play, I like to set up the Bank in an off-board rack of some
kind. The opened Maglite case works great for this, as shown
above, as does a Volcano
Board, also seen in use in a photo above. A Volcano board
is even nicer for this if you mask off the unneeded spaces with
but for the ultimate Homeworlds Bank Board I got a few of these
special 3x4 boards custom made by Kadon Enterprises. (BTW, this
board helped inspire my game Twin
We made these available for sale: Buy
My Starfield Playmat
Setting aside things like that light table at the Icehouse
Lounge (in Vegas) or that black window ledge at the La
Canna Coffeeshop (in Amsterdam),
my favorite surface for a game of Homeworlds is this round starfield
playmat which I created by cutting a 2' circle out of black felt
and splattering it with drops of white paint.
Making one of these playmats is a fun craft project and is
the best way to get one since I doubt we'll ever follow through
boxed set concept I described a few years ago (before the
After trying out numerous different permutations, I now usually
start with a Large Green ship and a Blue/Red star system. Here's
- I like having my initial Growth power in ship form so that
I can sacrifice it later in the game.
- Yellow isn't needed until later and there's no particular
benefit in having Yellow in your home star, so I never start
- Red is very useful to have in the star system, since it provides
what I call a Planetary Defense System.
- The best choice for size combo is what I call the Banker,
which is Small/Medium. I actually think it's so much better that
I recommend stronger players forgo that choice. My second choice
is what I call Goldilocks, which is Small/Large. I use the Fortress,
Medium/Large, only when I'm stuck with that choice.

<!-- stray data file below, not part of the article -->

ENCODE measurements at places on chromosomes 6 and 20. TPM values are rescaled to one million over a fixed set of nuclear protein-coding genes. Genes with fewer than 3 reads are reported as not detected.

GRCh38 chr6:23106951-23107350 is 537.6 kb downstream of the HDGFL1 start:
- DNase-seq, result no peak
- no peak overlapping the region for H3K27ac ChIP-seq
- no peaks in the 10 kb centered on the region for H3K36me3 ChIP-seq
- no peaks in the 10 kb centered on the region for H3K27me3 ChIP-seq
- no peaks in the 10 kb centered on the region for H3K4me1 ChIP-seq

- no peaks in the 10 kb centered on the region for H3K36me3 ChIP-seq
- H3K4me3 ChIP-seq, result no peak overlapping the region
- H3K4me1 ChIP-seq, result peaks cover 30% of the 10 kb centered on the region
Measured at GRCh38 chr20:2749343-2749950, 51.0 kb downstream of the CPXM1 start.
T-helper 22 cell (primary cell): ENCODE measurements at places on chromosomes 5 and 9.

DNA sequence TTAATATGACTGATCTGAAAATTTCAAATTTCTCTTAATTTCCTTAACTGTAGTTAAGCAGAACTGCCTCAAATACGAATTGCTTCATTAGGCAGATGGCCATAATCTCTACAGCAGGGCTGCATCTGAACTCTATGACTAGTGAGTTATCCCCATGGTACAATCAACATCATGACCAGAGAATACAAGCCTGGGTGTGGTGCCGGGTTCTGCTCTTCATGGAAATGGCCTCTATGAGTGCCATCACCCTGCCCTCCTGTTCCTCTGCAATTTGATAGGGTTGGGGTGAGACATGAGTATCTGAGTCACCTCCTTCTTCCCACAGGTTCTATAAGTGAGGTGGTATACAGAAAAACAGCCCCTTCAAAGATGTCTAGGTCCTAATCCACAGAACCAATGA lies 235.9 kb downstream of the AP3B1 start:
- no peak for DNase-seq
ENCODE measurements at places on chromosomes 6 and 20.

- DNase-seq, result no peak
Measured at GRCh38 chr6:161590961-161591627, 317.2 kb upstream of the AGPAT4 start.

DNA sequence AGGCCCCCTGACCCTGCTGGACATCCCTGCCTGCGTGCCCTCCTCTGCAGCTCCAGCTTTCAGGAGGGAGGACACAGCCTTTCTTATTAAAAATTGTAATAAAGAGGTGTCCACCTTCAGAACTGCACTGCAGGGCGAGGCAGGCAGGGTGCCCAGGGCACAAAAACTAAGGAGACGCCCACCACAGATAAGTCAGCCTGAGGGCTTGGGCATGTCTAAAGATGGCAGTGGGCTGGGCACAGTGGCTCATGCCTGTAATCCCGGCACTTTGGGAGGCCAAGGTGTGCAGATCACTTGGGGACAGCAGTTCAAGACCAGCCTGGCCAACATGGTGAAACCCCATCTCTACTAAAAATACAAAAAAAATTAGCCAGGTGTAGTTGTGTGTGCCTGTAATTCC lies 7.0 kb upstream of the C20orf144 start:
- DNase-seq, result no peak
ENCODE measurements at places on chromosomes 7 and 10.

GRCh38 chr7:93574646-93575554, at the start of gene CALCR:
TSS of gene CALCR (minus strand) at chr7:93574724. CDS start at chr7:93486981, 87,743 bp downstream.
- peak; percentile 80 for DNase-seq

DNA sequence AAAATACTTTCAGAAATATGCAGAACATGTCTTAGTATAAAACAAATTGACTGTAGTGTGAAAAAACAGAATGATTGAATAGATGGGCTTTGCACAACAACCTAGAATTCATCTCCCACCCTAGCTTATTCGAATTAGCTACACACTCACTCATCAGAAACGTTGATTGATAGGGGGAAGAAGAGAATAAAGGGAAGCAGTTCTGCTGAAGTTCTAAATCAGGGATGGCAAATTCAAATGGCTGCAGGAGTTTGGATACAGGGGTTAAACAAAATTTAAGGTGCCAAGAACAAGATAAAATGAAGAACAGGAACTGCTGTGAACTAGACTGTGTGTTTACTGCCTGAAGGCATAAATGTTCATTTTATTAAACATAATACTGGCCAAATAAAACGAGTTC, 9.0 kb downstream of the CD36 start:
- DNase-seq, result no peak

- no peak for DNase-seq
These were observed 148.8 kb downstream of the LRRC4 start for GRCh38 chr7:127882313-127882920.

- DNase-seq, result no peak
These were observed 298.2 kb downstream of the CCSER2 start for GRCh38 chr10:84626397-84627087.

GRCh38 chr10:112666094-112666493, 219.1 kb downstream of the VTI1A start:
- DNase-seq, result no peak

- As for which color I choose for which piece in my star system,
I don't give it much thought unless I'm the second to build,
in which case I try to make sure my choices don't use up too
many of a particular size of color. I hate getting frozen out
of the red or blue economy because I unnecessarily used a vital
ship option as part of my star.
The first guy I've played a lot of Homeworlds with is my friend
We play Homeworlds whenever we get together, which isn't as often
as we'd like, since he lives a thousand miles away from me. But
we've played everywhere from the
Grassy Knoll to the
Coffeeshops of Amsterdam (such as the Bluebird)
and even the
Icehouse Lounge in Las Vegas. I'm still eager to play again
whenever we get together.
We've even played by email. Here's a detailed account of our
first such game:
of Binary Homeworlds Tournaments
During the first 4 Big Experiments, tournaments were held
for either standard Homeworlds or its predecessor, IceTraders.
I don't have any records on those games. I care only about Binary
2011 Binary Homeworlds Champion: This
year we had 4 players, but it quickly became two finalists, Andy
and Joshua Kronengold. They fought an intense game which ended
in a draw. Josh handily won the rematch.
2010 Binary Homeworlds Champion: Only
one challenger took on the 5 time champ, but he won! Andy cursed
himself for saying "Sure, let's just make it one winner-take-all
game" but that's what he said, and he lost!
2009 Binary Homeworlds Champion: This
tournament was run using chess clocks.
Winner: Andrew Looney
2008 Binary Homeworlds Champion: The
5th Binary Homeworlds tournament was held at Big Experiment #9
in 2008, again in the Floating Tournament format, but without
a final game, the results being based simply on overall score.